3. Personal Finance

    Financing Basics For First-Time Homebuyers

    If you're looking to get your first mortgage, there are many financing options available.
  4. Personal Finance

    What Is A Mortgage?

    A mortgage is a loan used to purchase a home, where the property serves as the borrower's collateral.
  5. Retirement

    Additional Streams of Income for Seniors

    Find out how a reverse mortgage can work in your favor during retirement.
  6. Retirement

    How Regulations Protect Reverse Mortgage Borrowers

    They're complex animals, which is why there are government guidelines in place to protect borrowers.
  7. Personal Finance

    Mortgage Basics: Costs

    By Lisa SmithPeople generally think about a mortgage in terms of the monthly payment. While that payment represents the amount of money needed each month to cover the debt on the property, the ...
  8. Personal Finance

    Understanding The Mortgage Payment Structure

    While a mortgage’s size and term set the baseline, the interest, taxes and insurance all influence the amount of the monthly payment.
  9. Personal Finance

    What Is Collateral?

    Collateral is property or other assets that a borrower offers a lender to secure a loan. If the borrower stops making the promised loan payments, the lender can seize the collateral to recoup ...
  10. Financial Advisor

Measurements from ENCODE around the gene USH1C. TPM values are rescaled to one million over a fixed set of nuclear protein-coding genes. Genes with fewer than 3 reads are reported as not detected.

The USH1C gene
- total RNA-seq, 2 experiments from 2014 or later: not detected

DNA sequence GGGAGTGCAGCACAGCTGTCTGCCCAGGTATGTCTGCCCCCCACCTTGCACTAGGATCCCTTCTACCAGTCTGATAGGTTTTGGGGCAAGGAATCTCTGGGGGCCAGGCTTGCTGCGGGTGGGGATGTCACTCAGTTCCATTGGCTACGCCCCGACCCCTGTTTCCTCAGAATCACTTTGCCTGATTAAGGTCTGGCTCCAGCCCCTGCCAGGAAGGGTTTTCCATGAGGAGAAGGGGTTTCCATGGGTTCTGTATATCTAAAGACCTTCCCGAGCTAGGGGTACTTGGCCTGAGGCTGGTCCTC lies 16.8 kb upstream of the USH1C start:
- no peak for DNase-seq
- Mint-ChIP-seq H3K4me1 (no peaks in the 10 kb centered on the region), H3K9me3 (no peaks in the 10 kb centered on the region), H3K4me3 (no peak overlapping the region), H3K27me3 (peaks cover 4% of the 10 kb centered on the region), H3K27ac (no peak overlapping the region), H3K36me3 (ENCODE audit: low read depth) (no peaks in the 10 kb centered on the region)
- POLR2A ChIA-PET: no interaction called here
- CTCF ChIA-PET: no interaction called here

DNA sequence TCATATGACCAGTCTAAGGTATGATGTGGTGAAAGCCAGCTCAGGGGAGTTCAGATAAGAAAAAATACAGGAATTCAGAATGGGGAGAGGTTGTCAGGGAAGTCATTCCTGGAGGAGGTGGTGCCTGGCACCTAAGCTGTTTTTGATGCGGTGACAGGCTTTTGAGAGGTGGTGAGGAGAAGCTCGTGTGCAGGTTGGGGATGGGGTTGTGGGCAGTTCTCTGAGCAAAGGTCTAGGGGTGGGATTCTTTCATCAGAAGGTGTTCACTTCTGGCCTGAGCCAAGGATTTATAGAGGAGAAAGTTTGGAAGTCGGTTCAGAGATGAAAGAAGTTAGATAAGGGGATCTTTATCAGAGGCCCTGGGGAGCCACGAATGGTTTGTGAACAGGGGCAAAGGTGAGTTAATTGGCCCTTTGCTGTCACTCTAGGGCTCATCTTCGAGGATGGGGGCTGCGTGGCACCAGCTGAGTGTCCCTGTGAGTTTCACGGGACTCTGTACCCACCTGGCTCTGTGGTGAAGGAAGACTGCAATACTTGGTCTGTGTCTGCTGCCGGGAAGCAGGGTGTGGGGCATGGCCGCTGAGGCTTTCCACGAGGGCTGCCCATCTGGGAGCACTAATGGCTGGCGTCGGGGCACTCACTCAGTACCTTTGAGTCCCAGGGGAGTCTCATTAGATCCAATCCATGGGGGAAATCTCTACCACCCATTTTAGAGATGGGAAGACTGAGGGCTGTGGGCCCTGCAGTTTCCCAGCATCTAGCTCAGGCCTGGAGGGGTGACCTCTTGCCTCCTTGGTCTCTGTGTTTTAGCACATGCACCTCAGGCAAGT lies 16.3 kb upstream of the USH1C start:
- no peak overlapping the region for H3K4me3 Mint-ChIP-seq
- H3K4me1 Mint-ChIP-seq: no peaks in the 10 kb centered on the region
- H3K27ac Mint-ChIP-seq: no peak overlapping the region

Reverse Mortgages: Right for Clients? Not Often

    Reverse mortgages are a legitimate vehicle for folks age 62 and up to tap into the equity in their homes for other uses. Here's what to consider with them.
RELATED FAQS
  1. How does the loan-to-value ratio affect my mortgage payments?

    Understand what the loan to value ratio is, how the ratio is calculated and learn how it has an impact on your mortgage payments ... Read Answer >>
  2. What is PMI, and does everyone need to pay it?

    Also known as "Primary Mortgage Insurance," PMI is the lenders (banks) protection in the event that you default on your primary ... Read Answer >>
  3. What’s the difference between a mortgage lender and a mortgage servicer?

    Buying a home is an exciting and confusing process. Once the loan is secured, it's important to know who gets the payment: ... Read Answer >>
  4. What is the 1003 mortgage application form?

    Learn about the 1003 mortgage application form, what information it requires and why this form is the industry standard for ... Read Answer >>
  5. Why would a homebuyer need to take out PMI (private mortgage insurance)?

    Learn why some home buyers are required to take out private mortgage insurance (PMI), and how it affects the total monthly ... Read Answer >>
  6. Why does the loan-to-value ratio matter?

    Learn how the loan-to-value (LTV) ratio is calculated, and why this metric is important to lenders when evaluating a home ... Read Answer >>
Hot Definitions
  1. Duration

    A measure of the sensitivity of the price (the value of principal) of a fixed-income investment to a change in interest rates. ...
  2. Dove

    An economic policy advisor who promotes monetary policies that involve the maintenance of low interest rates, believing that ...
  3. Cyclical Stock

    An equity security whose price is affected by ups and downs in the overall economy. Cyclical stocks typically relate to companies ...
  4. Front Running

    The unethical practice of a broker trading an equity based on information from the analyst department before his or her clients ...
  5. After-Hours Trading - AHT

    Trading after regular trading hours on the major exchanges. The increasing popularity of electronic communication networks ...
  6. Omnibus Account

    An account between two futures merchants (brokers). It involves the transaction of individual accounts which are combined ...
Trading Center